The upshot is that in 2021, Africell grew at the fastest rate in its 20-year history. We are in the middle of our biggest ever network expansions in DRC, Sierra Leone and The Gambia. We are also preparing to launch services in Angola. Angola is market with extraordinary potential and bringing it into the Africell portfolio will enhance the profile of the group as a pan-African operator.

Africell’s success in 2021 is down to a few things. One is a strong group strategy which has enabled us to maintain a steady long-term perspective while being flexible enough to grab short-term opportunities. Another is the generally positive direction of telecommunications market dynamics; one could argue that it has truly come of age in the past twelve months, especially in Africa. And a third factor is the resilience, enterprise and hard work of our employees, who in the most testing of conditions have served customers by example and propelled the Africell brand to new levels of trustworthiness.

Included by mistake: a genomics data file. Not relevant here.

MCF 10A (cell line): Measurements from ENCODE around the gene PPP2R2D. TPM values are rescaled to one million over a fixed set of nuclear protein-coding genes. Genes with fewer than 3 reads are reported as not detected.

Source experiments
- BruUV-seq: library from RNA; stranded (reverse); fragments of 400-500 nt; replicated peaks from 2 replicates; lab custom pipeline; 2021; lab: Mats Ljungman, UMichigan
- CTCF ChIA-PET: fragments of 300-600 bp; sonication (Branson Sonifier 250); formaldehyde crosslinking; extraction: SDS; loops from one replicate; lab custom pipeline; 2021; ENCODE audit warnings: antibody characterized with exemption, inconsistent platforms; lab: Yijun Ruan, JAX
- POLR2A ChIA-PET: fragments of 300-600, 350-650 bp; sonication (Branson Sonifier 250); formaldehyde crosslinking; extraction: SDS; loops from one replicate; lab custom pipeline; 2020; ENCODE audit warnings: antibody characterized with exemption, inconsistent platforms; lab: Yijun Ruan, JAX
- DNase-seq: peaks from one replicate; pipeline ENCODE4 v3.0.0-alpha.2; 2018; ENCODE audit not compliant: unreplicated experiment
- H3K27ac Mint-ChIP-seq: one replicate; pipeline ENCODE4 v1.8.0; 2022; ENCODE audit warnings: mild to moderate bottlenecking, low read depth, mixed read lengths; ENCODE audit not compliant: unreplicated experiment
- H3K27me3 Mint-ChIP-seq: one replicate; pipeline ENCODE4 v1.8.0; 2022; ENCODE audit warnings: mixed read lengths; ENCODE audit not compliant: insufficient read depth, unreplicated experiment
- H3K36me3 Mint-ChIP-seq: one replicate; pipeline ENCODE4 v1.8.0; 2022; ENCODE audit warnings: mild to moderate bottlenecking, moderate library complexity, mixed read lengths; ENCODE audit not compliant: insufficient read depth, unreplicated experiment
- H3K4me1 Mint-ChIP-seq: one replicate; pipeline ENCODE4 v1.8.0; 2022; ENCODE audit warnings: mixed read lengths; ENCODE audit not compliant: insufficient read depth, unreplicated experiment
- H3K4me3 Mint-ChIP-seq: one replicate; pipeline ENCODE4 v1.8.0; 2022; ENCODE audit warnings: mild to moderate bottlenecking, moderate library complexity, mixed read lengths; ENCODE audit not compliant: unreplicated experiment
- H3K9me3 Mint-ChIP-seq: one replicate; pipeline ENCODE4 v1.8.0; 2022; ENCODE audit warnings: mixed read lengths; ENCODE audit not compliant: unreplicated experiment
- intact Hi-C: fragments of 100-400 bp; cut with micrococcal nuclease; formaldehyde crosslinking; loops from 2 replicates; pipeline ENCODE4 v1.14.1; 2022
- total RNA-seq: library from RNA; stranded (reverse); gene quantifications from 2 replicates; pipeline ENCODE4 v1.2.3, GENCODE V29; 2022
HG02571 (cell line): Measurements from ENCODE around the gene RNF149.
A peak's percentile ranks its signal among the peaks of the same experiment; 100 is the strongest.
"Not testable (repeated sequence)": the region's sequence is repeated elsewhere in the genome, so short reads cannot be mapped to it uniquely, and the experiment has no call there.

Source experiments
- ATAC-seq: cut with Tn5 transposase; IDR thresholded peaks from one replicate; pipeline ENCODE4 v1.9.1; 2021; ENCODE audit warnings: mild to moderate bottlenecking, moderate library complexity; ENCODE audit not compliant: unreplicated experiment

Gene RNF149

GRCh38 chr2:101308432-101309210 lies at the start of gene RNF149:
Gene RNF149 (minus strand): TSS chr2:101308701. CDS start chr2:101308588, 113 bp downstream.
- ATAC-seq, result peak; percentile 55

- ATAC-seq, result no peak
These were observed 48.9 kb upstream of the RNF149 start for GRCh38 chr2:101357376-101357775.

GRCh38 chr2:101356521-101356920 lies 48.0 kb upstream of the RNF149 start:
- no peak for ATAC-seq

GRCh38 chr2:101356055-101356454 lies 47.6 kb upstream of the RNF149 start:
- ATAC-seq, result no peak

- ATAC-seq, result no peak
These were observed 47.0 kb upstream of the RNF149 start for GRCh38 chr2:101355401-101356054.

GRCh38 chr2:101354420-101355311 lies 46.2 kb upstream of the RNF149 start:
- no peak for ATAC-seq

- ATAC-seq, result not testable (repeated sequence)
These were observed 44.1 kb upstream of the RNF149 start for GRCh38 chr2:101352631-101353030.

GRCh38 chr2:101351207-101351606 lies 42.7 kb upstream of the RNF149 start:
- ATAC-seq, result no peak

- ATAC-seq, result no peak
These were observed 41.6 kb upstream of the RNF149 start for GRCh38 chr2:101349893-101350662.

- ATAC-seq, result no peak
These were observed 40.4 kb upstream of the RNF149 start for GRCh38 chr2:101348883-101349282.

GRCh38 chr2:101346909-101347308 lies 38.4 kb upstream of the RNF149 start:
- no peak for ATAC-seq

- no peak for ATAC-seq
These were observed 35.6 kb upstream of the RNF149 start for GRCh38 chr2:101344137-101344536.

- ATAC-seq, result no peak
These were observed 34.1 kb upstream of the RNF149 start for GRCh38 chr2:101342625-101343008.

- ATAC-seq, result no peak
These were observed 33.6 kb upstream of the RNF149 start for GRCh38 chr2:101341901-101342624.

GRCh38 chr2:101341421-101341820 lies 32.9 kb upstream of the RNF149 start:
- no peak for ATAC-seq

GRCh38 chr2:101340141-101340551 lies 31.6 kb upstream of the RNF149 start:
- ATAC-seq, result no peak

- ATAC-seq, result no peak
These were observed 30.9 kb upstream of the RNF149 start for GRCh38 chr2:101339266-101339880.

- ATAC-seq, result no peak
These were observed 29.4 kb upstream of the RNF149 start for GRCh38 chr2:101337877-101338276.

You will soon launch services in Angola – what inspired this and how is that going so far?

Angola is one of the most economically significant countries in sub-Saharan Africa. It has relatively high levels of wealth and an aspirational population.

We are excited about expanding into Angola because its telecoms sector is ripe for disruption. Despite the country’s relative affluence, the Angolan telecoms sector has experienced a generation of underinvestment. The market is a de facto monopoly. As a result, Angolan mobile users are poorly served when it comes to choice, price, and quality.

Africell excels in bringing competition to monopolistic markets and giving consumers better choice of products and services. We have a successful record of investing in frontier markets with major potential for growth and modernisation. Angola’ relatively low mobile penetration makes it an appealing investment destination for Africell, given our unique strengths, and offers a perfect opportunity for Africell to build a high-quality, high-speed, data-centric mobile network.

Africell operates in smaller African markets such as the Gambia, Sierra Leone and the DRC – what is the talent pool like in these countries?

The availability of talent varies sharply within and between our operating markets.